Background: Concerns have been raised over poor standards of hospital cleanliness and insufficient time for staff to clean reusable communal patient care equipment. These items may then act as vectors for the transmission of nosocomial pathogens between hospital patients. Aim: To evaluate the impact of cleaning duration on nosocomial infection rates and estimate the time required to clean care equipment in accordance with national specifications (i.e. a ‘time to clean’). Methods: A systematic review of the published literature on cleaning times and an observational study in which nine healthcare workers cleaned seven items of care equipment while the duration of time taken to clean each item was measured. Results: A limited volume of low-quality evidence indicates that increased cleaning times in hospitals can reduce the incidence of healthcare-associated infections (HCAIs). The mean ‘time to clean’ for care equipment ranged from 166.3 s (95% confidence interval [CI] = 117.8–214.7) for a bed frame to 29.0 s (95% CI = 13.4–44.6) for a blood pressure cuff. Discussion: ‘Time to clean’ estimates for care equipment provide an indication of how much protected time is necessary to ensure acceptable standards of cleanliness. Clinical trials are needed to further evaluate the impact of increased cleaning times on nosocomial infection rates.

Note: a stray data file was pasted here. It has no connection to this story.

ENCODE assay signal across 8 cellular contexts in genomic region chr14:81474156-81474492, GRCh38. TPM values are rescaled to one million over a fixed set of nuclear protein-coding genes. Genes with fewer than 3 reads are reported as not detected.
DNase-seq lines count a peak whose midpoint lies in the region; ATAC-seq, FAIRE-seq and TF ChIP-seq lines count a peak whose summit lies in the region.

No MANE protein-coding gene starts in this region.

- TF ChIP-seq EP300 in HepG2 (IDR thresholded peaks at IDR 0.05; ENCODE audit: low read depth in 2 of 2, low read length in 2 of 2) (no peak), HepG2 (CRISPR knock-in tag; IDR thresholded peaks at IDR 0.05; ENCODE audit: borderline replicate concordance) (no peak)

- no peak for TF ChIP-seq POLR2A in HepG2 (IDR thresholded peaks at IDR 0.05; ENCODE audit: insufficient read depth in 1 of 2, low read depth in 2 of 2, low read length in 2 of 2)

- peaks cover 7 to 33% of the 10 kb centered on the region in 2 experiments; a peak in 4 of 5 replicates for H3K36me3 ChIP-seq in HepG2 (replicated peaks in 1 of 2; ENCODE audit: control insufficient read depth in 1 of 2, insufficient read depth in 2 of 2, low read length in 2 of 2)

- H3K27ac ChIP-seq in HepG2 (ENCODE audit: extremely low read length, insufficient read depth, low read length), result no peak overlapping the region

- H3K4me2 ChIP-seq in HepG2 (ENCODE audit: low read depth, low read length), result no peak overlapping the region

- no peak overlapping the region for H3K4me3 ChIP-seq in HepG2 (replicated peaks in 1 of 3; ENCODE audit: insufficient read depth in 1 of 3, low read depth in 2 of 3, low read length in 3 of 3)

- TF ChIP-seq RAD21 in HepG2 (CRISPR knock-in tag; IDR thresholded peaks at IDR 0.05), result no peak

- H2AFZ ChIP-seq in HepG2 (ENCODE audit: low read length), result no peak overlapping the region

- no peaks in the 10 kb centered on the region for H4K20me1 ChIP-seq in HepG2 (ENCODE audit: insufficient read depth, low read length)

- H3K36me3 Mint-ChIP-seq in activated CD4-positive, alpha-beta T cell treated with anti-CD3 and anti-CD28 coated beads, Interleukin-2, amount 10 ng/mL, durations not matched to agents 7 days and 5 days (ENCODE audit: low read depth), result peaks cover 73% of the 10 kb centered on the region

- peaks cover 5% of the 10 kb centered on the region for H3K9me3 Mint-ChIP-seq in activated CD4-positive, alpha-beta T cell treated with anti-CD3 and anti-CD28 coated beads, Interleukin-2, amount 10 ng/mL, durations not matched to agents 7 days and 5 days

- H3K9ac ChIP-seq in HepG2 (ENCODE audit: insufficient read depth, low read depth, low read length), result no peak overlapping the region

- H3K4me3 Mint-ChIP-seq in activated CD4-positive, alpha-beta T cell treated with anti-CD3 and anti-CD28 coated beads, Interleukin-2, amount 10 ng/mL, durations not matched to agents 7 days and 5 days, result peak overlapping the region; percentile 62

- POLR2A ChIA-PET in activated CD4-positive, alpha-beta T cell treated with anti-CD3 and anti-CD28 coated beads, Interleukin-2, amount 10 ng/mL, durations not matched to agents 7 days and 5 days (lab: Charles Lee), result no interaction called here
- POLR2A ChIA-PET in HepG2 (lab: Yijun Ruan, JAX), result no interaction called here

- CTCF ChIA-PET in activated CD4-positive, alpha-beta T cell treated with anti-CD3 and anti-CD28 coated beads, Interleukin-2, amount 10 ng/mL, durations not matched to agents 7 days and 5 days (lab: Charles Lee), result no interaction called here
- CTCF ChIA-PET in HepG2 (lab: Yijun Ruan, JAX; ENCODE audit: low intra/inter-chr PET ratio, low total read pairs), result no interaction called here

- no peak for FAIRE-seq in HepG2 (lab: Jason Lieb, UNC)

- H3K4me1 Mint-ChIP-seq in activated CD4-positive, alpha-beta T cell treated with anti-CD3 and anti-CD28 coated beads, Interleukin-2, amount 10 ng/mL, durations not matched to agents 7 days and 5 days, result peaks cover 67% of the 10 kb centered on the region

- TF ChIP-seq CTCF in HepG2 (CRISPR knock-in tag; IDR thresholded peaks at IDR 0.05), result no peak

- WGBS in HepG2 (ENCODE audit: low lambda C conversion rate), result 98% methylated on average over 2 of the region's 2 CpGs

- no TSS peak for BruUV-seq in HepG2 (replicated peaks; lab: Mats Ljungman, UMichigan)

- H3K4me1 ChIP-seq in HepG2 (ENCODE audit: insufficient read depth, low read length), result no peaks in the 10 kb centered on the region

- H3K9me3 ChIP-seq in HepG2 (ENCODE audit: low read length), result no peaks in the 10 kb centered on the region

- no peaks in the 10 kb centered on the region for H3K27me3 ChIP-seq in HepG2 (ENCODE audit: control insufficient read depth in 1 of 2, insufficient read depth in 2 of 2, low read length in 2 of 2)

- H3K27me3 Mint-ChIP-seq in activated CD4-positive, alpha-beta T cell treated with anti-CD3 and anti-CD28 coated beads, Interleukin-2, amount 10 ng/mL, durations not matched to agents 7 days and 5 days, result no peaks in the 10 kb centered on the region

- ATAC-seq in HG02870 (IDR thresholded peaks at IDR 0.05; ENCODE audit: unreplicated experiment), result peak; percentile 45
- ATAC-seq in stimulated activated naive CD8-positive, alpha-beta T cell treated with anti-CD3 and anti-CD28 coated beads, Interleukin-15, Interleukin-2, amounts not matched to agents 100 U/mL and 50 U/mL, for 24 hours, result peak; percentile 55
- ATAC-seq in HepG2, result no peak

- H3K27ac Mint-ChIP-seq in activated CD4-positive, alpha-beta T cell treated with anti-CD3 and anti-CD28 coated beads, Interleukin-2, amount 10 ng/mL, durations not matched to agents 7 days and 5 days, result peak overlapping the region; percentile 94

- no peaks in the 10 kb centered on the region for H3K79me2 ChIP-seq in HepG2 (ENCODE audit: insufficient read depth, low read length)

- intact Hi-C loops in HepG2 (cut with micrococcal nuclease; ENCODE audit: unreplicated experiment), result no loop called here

- infection control
- medical equipment